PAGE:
Is IT living up to its potential at your company? Why not? Is it your fault? I know at times it has been mine. Luckily, in my latest job, that wasn’t the case. According to Basu & Jarnigan, the reason is the proverbial glass ceiling or wall. IT is shut out of the decision-making circle. I’ve seen this from both sides of the situation, and I wholeheartedly agree. Many times I’ve seen businesses make decisions assuming it’s just a “quick fix” to change this piece of code so it will do this now instead of that. But most of us in IT know that it’s usually a lot more than just a few lines of code and voila!

The reason for the glass ceiling? Basu & Jarnigan point to these five causes:

  1. “Mind-set differences between management staff and IT,
  2. Language differences,
  3. Social influences,
  4. Flaws in IT governance,
  5. Difficulty managing rapidly changing technology” (¶ 7).

Comparing this article to the book IT Risk, I can see how IT governance is a critical mistake businesses make. “IT decisions are often made by the wrong people with insufficient input, and the resulting failures drive a wedge between senior managers and their IT colleagues” (Basu & Jarnigan, 2008, ¶ 12). “The risk governance process is the force that pulls otherwise fragmented, localized views of IT risk together into a comprehensive whole, allowing the enterprise to effectively set priorities and act. No centralized person or group has a wide enough perspective to fully understand and control all risks in even a moderate-sized organization” (Westerman & Hunter, 2007, p. 44).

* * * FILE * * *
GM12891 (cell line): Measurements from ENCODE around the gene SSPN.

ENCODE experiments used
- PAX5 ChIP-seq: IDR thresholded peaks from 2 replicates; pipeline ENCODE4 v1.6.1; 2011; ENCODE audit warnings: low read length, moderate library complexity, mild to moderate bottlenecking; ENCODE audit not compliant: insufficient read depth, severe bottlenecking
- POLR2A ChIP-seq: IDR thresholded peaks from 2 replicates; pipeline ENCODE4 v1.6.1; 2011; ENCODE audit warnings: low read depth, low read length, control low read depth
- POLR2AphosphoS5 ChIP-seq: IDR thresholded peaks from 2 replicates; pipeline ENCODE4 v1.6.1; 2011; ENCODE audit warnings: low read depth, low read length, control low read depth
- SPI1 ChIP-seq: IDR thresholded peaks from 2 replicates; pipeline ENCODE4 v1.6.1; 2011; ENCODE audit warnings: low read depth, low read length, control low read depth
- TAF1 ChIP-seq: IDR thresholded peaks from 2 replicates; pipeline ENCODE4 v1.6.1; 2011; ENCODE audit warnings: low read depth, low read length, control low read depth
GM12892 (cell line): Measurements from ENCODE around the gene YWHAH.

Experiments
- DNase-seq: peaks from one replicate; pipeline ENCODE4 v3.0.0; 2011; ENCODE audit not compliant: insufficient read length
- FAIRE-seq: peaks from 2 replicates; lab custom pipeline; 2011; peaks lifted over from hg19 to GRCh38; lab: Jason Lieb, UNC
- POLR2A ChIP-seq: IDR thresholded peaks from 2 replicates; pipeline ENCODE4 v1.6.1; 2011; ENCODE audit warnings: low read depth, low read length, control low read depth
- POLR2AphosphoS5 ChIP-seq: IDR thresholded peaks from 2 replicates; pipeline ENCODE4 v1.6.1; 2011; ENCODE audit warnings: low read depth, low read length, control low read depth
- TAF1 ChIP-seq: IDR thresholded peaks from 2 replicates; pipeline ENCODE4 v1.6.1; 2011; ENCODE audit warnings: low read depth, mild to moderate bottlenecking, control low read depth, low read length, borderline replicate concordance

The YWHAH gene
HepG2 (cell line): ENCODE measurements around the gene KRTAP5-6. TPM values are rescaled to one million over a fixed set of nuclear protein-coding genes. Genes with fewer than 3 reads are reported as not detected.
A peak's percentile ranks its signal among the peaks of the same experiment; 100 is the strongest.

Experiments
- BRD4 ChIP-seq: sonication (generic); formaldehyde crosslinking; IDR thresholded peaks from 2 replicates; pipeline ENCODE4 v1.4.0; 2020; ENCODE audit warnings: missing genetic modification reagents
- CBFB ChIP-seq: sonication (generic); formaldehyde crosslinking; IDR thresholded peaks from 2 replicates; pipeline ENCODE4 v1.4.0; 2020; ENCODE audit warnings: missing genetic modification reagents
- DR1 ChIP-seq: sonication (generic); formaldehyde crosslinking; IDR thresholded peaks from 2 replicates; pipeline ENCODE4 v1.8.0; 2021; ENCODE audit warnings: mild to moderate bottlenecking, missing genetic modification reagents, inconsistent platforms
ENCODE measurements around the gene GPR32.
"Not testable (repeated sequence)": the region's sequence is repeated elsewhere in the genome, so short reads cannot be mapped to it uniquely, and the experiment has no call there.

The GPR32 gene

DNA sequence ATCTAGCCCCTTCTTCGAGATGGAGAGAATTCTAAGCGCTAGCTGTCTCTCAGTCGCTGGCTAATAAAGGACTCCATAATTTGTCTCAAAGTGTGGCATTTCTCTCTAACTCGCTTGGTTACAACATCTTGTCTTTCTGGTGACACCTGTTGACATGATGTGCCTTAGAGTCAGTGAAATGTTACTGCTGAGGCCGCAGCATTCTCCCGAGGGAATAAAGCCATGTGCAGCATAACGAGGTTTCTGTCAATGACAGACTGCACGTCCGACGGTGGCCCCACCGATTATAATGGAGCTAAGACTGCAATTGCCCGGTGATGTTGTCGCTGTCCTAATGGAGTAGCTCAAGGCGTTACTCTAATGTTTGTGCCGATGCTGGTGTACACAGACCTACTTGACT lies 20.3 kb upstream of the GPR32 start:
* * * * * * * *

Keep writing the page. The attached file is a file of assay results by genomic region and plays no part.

Or, to put it in my words, in order for business managers to make informed decisions related to IT, we in IT have to translate the risks, and rewards, into dollars for the business side to understand and decide upon. And the only way to do that is to have a seat at the table when the decision is made.

But how do we get that seat? If you don’t have a seat there now, start working from behind the scenes. When management makes a decision, translate that decision into dollars and cents for their approach and other potential options. The more they see that you understand the business side of things as well as the technology side of things, the more they will listen, and the more they will come to you. Notice the emphasis in that sentence, YOU. It’s not up to them to come find out what you think is best, it’s up to you to show them that you have valid and worthy opinions that should be considered when making important decisions that affect IT.

That’s how I won my seat at the table, and that’s how you can too.

— Basu, A. & Jarnagin, C. (2008, March 10). How to Tap IT’s Hidden Potential. MIT Sloan Management Review.

Westerman, G. & Hunter, R. (2007). IT Risk. Boston, MA: Harvard Business School Press.